Advanced glycation end products (AGEs) are a heterogeneous group of molecules produced, non-enzymatically, from the interaction between reducing sugars and the free amino groups of proteins, nucleic acids, and lipids. AGEs are formed as a normal consequence of metabolism but can also be absorbed from the diet. They have been widely implicated in the complications of diabetes affecting cardiovascular health, the nervous system, eyes, and kidneys. Increased levels of AGEs are also detrimental to metabolic health and may contribute to the metabolic abnormalities induced by the Western diet, which is high in processed foods and represents a significant source of AGEs. While increased AGE levels are a consequence of diabetic hyperglycaemia, AGEs themselves activate signaling pathways, which compromise insulin signaling and pancreatic beta-cell function, thus, contributing to the development of type 2 diabetes mellitus (T2DM). Furthermore, AGEs may also contribute to the obesogenic effects of the Western diet by promoting hypothalamic inflammation and disrupting the central control of energy balance. Here, the role of dietary AGEs in metabolic dysfunction is reviewed with a focus on the mechanisms underpinning their detrimental role in insulin resistance, pancreatic beta-cell dysfunction, hypothalamic control of energy balance, and the pathogenesis of T2DM and obesity.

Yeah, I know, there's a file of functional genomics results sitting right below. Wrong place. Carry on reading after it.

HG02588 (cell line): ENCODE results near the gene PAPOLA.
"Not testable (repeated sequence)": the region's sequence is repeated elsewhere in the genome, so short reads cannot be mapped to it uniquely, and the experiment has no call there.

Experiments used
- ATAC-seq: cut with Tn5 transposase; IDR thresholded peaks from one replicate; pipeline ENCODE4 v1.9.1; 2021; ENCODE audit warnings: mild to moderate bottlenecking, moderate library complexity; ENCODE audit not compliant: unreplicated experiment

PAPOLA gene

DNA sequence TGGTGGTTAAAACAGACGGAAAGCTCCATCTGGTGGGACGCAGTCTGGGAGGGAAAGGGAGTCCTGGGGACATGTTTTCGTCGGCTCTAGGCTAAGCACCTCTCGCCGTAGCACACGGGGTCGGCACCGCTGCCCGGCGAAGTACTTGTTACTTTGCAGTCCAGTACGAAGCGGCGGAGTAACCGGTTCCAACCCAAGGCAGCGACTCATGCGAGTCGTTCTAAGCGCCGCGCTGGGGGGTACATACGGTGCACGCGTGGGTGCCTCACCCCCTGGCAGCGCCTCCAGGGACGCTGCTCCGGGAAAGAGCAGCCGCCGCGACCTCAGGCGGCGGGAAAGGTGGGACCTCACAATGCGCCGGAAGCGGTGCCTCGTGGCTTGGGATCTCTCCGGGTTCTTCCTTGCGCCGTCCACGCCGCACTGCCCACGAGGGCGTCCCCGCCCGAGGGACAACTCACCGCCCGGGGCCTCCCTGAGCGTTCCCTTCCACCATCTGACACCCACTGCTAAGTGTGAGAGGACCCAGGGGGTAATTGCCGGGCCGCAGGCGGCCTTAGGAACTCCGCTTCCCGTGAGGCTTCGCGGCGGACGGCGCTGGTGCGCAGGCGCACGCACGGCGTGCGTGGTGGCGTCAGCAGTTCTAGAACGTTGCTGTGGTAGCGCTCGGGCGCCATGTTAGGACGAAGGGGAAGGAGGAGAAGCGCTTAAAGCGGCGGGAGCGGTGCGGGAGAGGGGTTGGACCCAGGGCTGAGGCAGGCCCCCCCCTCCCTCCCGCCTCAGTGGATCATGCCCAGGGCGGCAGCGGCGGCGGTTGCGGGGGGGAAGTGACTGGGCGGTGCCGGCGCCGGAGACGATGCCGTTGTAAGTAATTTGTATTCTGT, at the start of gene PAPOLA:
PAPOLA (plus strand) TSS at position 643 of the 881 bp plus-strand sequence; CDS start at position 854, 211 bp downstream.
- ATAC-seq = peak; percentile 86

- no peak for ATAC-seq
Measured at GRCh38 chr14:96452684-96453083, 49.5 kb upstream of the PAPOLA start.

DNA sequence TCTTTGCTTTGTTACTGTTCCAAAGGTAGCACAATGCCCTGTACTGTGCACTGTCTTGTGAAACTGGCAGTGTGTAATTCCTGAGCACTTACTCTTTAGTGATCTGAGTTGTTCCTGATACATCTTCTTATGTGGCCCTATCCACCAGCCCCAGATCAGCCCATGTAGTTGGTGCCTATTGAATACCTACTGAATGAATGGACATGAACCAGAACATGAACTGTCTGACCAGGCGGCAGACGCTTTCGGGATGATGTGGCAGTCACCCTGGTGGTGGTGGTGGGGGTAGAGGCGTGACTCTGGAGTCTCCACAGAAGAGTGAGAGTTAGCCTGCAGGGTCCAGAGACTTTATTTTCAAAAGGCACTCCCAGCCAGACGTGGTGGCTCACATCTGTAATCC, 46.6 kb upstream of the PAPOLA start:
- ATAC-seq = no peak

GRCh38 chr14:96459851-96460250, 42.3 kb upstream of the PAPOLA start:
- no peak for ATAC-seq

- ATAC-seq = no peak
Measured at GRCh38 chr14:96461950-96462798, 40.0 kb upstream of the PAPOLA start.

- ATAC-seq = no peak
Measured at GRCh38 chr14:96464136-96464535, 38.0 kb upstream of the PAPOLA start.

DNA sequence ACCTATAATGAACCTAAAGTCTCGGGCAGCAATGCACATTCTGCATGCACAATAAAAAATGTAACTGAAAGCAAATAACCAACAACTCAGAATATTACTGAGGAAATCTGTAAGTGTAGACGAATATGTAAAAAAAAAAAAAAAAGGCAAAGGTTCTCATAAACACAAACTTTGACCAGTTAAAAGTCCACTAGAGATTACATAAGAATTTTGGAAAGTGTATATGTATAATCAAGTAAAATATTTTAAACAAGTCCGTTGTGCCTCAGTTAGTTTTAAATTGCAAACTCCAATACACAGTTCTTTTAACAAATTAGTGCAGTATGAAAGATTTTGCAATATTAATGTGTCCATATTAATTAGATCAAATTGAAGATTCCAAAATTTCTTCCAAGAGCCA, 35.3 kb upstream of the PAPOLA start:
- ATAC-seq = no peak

The Role of Dietary Advanced Glycation End Products in Metabolic Dysfunction

Sergi, Domenico
Primo
;
2021

Abstract

Advanced glycation end products (AGEs) are a heterogeneous group of molecules produced, non-enzymatically, from the interaction between reducing sugars and the free amino groups of proteins, nucleic acids, and lipids. AGEs are formed as a normal consequence of metabolism but can also be absorbed from the diet. They have been widely implicated in the complications of diabetes affecting cardiovascular health, the nervous system, eyes, and kidneys. Increased levels of AGEs are also detrimental to metabolic health and may contribute to the metabolic abnormalities induced by the Western diet, which is high in processed foods and represents a significant source of AGEs. While increased AGE levels are a consequence of diabetic hyperglycaemia, AGEs themselves activate signaling pathways, which compromise insulin signaling and pancreatic beta-cell function, thus, contributing to the development of type 2 diabetes mellitus (T2DM). Furthermore, AGEs may also contribute to the obesogenic effects of the Western diet by promoting hypothalamic inflammation and disrupting the central control of energy balance. Here, the role of dietary AGEs in metabolic dysfunction is reviewed with a focus on the mechanisms underpinning their detrimental role in insulin resistance, pancreatic beta-cell dysfunction, hypothalamic control of energy balance, and the pathogenesis of T2DM and obesity.
2021
Sergi, Domenico; Boulestin, Hakim; Campbell, Fiona M; Williams, Lynda M
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Utilizza questo identificativo per citare o creare un link a questo documento: https://hdl.handle.net/11392/2459657
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